The area of the low Vp anomaly (-4%), which corresponds to the oceanic crust, is distributed approximately 10 km above the cluster of slab earthquakes at X = -20 km and Y = 10 to 70 km (Figure 4a). However, the area of low Vp anomaly is elongated within and above the cluster of slab earthquakes at the trace of X = 10 km and Y = 0 to 70 km (Figure 4b). The resolution of Vp is good in the area of Y = 0 to 60 km and the depth range of 10 to 50 km (Figure 4e,f). The area of high Vp/Vs (1.78 to 1.83) in the oceanic crust is distributed above the cluster of slab earthquakes (Figure 4c,d). The area of high Vp/Vs is also distributed at depths of 20 to 45 km when Y = 0 to 40 km along the traces of X = -20 km and X = 10 km. The high Vp/Vs region is parallel to the cluster of slab earthquakes. The deep extent of the high Vp/Vs anomaly can be traced to a depth of 60 km. However, the distribution of the high Vp/Vs anomaly, which continues into the deeper region, cannot be determined because of poor resolution (Figure 4g,h).
Slab earthquakes dipping at approximately 10° occur at shallow depths within the oceanic crust of the PHS (0 < Y < 40 km) (Figure 4b), whereas slab earthquakes dipping at approximately 25° occur at greater depths within the lower crust near the oceanic Moho (40 < Y < 60 km). The centroid moment tensor (CMT) solutions of the intraslab earthquakes are strike-slip-fault type (down-dip-extension type) (Figure 4a). Slab earthquakes occur on a distinct plane 8 km below the plate interface in the Nankai (Shelly et al. 2006), Tokai (Kato et al. 2010), and Cascadia regions (Hyndman and Wang 1993), where low-frequency earthquakes, tremors, and slow-slip events occur. On average, subducting oceanic crust is characterized by relatively low velocities and high Vp/Vs ratios, which is interpreted as being indicative of fluids released by progressive metamorphic dehydration reactions in the oceanic crust (Hacker et al. 2003). As the occurrence of intraslab earthquakes is controlled by thermo-petrologic conditions (Hacker et al. 2003), the similarity in occurrence of the slab earthquakes studied here suggests that the thermal conditions in the southern Ryukyu arc are similar to those in the Nankai, Tokai, and Cascadia regions. Yamasaki and Seno (2003) divided the morphology of the double seismic zone into hot- and cold-slab types, for which dehydration occurs at depths of approximately 45 km and more than 75 km, respectively. They estimated that dehydration reactions occur mostly before a depth of approximately 60 km in the Taiwan (southern Ryukyu) region and before a depth of approximately 45 km in the hot-slab areas of the Nankai region and Cape Mendocino region south of Cascadia. Similar thermal conditions in the southern Ryukyu region as in the Nankai and Cascadia regions would generate repeated SSEs in the southern Ryukyu Trench.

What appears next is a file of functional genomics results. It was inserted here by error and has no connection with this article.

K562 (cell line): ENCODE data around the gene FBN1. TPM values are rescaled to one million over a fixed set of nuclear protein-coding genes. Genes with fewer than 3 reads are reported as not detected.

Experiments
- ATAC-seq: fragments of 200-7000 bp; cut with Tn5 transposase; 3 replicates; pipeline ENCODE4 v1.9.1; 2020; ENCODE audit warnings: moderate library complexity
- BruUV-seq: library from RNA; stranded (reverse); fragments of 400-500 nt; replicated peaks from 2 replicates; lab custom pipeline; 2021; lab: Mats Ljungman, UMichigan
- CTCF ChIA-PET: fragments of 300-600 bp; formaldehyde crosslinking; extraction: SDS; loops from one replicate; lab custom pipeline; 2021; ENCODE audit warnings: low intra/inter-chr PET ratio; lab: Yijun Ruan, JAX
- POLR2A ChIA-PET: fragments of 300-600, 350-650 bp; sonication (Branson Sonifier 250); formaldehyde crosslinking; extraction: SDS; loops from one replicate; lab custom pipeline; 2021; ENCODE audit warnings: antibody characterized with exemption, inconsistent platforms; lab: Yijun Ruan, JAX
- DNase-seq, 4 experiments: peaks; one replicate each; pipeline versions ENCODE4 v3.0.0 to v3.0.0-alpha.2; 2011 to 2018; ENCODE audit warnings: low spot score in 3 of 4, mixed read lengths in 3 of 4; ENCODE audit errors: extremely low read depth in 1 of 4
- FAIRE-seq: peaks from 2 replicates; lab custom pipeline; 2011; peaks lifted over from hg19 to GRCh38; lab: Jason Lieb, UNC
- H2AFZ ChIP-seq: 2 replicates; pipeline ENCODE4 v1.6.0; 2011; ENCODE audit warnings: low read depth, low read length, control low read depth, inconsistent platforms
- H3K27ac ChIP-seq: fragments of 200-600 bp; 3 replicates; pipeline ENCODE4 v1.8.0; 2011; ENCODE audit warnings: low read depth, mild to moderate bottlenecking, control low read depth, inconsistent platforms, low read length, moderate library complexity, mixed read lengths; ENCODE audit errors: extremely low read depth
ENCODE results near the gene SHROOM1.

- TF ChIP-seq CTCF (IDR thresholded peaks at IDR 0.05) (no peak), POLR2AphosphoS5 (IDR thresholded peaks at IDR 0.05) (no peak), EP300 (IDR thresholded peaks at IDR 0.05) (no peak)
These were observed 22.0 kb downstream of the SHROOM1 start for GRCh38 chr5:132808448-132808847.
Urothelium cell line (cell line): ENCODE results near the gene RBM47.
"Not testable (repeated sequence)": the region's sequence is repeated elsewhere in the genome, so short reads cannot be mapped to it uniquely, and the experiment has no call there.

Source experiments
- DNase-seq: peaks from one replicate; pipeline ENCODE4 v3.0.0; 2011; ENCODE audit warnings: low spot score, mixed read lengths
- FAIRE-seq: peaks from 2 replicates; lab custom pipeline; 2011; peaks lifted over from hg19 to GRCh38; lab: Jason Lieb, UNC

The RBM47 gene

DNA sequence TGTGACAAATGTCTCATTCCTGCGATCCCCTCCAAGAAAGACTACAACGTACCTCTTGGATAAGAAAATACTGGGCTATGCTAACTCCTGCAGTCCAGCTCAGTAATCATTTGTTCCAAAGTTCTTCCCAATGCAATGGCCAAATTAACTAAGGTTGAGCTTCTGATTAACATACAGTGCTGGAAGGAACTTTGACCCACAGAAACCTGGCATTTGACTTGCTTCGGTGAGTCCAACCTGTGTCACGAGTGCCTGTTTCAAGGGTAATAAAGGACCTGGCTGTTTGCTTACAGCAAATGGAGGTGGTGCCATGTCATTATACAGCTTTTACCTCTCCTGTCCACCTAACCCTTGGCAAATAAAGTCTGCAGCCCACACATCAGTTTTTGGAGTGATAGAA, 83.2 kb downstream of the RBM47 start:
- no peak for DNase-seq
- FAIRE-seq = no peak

McCormack et al. (2013) showed that a serpentinized layer, whose thickness is 6 km, overlies the upper slab interface of subducted PHS beneath the Ryukyu arc. However, the serpentinized layer would likely be a region of moderate Vp/Vs (1.75 ~ 1.83) at a depth of 40 km (Christensen 2004). Moreover, the thickness of the serpentinized layer estimated by McCormack et al. (2013) is only 6 km, which is smaller than the node intervals (horizontal 10 km; vertical 7.5 km) used in this study; thus, the resolution is too low to distinguish a 6-km-thick layer within the surrounding mantle.